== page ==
Vantablack, the world’s blackest coating material, has been developed into a spray-on version, called Vantablack S-VIS. The new spray will widen its possible applications and make it more readily available for creative and licensed commercial use.
The original Vantablack pigment is said to be the blackest shade ever created. Developed in 2014 by British company Surrey NanoSystems, it is composed of an extraordinarily dense carpet of microscopic vertical carbon nanotubes. When light hits its surface, 99.96% of light becomes trapped instead of bouncing off and is continually deflected between the tubes. The human eye technically sees it as a complete absence of light.
Although it was initially created for military and astronomical use (for instance, to protect the sensitive optics on satellites from light interference), British-Indian artist Anish Kapoor holds exclusive rights to the pigment, causing much controversy in the art world. Unilever brand Lynx applied Vantablack to a one-off edition of its Lynx Black spray for a marketing campaign in July 2015 – it is the only consumer product to be manufactured with the material.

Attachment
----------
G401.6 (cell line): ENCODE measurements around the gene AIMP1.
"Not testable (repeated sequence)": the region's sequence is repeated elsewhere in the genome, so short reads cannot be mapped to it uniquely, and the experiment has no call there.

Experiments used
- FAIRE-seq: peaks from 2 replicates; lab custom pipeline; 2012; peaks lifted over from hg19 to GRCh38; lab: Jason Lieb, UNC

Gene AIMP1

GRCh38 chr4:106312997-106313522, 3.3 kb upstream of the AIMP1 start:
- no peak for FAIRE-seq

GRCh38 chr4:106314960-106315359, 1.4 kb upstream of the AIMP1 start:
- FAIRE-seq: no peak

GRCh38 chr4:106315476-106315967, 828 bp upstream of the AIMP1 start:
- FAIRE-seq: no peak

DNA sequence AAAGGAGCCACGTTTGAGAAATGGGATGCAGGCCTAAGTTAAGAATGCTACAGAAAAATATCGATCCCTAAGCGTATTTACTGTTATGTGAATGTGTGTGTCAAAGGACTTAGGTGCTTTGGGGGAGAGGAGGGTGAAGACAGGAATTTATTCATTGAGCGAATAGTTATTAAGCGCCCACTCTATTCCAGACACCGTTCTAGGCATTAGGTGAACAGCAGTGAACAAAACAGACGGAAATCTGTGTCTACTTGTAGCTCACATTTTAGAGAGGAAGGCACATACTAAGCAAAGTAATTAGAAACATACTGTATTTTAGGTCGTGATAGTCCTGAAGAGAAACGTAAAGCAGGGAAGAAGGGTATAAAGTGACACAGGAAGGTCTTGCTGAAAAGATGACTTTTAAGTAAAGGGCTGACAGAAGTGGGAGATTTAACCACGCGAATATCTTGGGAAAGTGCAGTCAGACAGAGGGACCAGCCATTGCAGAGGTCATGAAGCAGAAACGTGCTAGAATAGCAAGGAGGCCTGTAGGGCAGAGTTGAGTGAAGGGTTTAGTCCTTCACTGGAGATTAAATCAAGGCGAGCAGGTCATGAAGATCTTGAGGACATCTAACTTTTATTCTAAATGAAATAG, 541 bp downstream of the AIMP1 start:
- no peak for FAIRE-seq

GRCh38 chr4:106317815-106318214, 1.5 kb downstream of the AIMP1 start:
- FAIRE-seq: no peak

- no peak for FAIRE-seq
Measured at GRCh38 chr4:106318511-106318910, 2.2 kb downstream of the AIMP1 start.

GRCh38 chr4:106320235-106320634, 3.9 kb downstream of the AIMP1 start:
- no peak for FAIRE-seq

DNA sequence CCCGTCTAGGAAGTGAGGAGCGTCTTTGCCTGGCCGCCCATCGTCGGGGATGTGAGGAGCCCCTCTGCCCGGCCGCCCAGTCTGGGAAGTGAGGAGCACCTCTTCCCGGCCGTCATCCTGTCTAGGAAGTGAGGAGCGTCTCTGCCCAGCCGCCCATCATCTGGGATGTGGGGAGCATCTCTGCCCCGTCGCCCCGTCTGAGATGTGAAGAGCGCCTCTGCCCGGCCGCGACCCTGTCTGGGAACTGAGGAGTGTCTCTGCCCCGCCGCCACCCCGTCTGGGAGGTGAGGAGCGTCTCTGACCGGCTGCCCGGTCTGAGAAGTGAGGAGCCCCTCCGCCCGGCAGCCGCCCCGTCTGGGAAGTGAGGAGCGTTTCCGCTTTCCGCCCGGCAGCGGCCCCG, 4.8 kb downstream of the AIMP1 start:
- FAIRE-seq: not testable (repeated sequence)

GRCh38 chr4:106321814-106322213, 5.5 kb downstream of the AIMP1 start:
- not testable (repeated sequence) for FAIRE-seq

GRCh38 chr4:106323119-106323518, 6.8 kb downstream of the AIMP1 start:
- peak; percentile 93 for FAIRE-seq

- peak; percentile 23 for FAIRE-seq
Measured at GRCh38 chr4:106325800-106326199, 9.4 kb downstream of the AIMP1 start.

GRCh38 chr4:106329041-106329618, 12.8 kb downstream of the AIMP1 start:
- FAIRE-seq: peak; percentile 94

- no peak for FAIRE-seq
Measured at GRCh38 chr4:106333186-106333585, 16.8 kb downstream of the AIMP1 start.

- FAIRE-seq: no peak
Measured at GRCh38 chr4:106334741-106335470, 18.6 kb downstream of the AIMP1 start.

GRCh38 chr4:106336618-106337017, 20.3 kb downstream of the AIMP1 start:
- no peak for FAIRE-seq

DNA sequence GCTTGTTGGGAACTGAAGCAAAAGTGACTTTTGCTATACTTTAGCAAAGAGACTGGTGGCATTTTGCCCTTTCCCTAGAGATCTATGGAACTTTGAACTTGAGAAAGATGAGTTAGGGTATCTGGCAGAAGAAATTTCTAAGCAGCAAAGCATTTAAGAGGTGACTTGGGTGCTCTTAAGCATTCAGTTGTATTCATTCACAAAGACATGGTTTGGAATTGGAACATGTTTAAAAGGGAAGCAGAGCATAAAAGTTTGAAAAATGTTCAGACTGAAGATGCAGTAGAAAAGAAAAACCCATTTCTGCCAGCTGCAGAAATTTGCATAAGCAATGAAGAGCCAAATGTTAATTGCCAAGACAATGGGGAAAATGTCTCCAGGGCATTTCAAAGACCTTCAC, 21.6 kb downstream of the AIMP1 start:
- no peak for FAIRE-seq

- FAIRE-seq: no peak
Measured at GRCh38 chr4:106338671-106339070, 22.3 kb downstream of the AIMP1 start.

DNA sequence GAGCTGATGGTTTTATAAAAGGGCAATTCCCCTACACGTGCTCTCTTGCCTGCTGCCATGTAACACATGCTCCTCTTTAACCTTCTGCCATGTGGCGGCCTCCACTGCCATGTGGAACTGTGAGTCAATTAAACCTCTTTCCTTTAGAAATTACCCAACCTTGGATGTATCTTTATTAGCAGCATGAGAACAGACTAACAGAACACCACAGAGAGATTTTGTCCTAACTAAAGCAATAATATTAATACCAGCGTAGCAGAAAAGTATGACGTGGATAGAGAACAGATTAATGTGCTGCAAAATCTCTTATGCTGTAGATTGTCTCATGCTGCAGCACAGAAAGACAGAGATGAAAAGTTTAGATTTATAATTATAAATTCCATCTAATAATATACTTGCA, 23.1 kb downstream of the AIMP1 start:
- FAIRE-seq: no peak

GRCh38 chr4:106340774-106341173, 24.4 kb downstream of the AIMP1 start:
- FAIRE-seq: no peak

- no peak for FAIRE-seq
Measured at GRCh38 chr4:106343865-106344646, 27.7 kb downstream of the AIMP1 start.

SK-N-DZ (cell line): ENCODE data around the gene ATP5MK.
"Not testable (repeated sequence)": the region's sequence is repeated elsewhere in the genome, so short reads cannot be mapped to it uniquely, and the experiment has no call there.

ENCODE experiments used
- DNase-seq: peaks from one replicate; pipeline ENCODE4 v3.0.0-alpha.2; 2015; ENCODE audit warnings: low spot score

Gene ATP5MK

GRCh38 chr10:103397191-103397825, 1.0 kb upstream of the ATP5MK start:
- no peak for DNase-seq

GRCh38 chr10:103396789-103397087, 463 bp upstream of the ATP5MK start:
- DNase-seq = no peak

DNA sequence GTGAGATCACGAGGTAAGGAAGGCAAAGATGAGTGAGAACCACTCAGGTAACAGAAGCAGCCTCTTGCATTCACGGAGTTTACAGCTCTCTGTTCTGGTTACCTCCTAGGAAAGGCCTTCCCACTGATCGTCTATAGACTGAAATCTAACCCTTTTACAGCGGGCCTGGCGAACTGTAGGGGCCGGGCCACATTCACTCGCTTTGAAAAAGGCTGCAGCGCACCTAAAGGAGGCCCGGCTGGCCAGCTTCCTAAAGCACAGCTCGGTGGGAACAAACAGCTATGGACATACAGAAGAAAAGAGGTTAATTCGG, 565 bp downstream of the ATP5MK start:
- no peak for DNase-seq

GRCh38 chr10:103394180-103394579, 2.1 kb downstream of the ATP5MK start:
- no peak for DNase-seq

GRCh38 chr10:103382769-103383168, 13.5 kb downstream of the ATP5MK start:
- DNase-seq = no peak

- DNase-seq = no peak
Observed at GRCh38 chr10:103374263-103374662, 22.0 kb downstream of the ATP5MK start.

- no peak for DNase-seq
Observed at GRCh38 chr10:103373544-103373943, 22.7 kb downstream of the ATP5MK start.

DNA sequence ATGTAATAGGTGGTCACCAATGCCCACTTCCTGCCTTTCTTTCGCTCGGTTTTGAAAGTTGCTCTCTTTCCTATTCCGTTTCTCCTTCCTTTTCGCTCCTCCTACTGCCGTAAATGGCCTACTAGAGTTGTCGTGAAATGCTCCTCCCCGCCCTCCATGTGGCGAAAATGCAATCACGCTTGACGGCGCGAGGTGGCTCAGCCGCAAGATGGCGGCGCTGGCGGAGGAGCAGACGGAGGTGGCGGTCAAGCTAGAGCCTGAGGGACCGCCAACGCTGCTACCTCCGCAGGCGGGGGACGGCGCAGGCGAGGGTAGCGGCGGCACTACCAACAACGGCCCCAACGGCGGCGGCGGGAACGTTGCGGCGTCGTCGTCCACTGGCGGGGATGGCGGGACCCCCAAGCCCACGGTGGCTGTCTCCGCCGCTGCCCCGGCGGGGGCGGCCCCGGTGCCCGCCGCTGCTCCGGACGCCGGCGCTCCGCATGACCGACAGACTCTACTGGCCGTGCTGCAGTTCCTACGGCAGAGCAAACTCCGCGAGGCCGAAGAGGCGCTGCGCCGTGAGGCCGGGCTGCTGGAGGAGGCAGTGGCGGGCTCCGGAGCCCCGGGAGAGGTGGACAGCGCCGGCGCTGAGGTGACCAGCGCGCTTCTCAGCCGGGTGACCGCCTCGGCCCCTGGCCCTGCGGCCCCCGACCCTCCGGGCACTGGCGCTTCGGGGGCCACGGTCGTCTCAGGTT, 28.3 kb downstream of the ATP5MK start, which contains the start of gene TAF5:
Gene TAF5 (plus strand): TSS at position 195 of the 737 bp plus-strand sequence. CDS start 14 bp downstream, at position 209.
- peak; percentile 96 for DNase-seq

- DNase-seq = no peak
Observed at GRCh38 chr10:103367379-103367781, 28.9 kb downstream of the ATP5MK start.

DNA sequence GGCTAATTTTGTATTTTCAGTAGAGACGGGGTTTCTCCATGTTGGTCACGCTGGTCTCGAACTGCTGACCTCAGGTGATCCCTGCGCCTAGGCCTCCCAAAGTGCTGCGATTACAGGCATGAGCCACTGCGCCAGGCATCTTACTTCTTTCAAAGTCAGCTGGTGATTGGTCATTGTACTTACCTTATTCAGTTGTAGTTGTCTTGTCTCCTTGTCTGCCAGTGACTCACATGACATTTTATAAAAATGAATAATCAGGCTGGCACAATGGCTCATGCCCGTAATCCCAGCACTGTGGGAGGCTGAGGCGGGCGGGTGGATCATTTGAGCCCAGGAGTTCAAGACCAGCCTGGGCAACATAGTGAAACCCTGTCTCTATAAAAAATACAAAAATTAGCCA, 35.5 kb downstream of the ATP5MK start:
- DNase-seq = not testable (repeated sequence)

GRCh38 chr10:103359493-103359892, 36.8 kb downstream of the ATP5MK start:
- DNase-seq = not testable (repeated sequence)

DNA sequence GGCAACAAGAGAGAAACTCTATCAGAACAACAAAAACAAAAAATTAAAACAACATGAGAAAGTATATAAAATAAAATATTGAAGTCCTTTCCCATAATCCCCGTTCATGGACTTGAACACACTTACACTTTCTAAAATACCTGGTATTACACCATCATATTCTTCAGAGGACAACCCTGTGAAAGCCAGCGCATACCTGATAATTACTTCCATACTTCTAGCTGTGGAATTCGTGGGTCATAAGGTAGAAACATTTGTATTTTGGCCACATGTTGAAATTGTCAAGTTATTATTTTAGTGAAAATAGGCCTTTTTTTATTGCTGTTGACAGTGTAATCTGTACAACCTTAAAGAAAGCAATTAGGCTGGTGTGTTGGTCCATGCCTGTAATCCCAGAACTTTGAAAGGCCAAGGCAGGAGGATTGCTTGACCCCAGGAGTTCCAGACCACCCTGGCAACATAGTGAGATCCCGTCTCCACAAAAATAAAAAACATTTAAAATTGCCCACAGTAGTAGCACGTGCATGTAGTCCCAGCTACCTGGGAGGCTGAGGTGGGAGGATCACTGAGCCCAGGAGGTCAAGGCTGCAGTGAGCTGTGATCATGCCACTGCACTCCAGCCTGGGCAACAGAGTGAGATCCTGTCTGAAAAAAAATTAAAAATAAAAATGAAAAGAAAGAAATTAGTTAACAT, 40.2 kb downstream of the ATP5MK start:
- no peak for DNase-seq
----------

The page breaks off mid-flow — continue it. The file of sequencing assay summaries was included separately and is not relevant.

The innovative Vantablack S-VIS spray will be easier to apply than the original and can be used on larger, more complex objects made from a wider variety of materials. The spray will have multiple applications from optics and cameras, to heat shields and finishes for luxury goods. Its unique aesthetic appearance will be significant for commercial products.
Currently, Surrey NanoSystems applies Vantablack S-VIS for clients as a service, but it says the process could be licensed to manufacturing lines.
For extensive coverage of black as an elemental colour for all creatives, see Into The Black. For the latest visual report on colour, material and finishes in monochrome, and its applications from the catwalk to architecture, see Rethinking Black & White.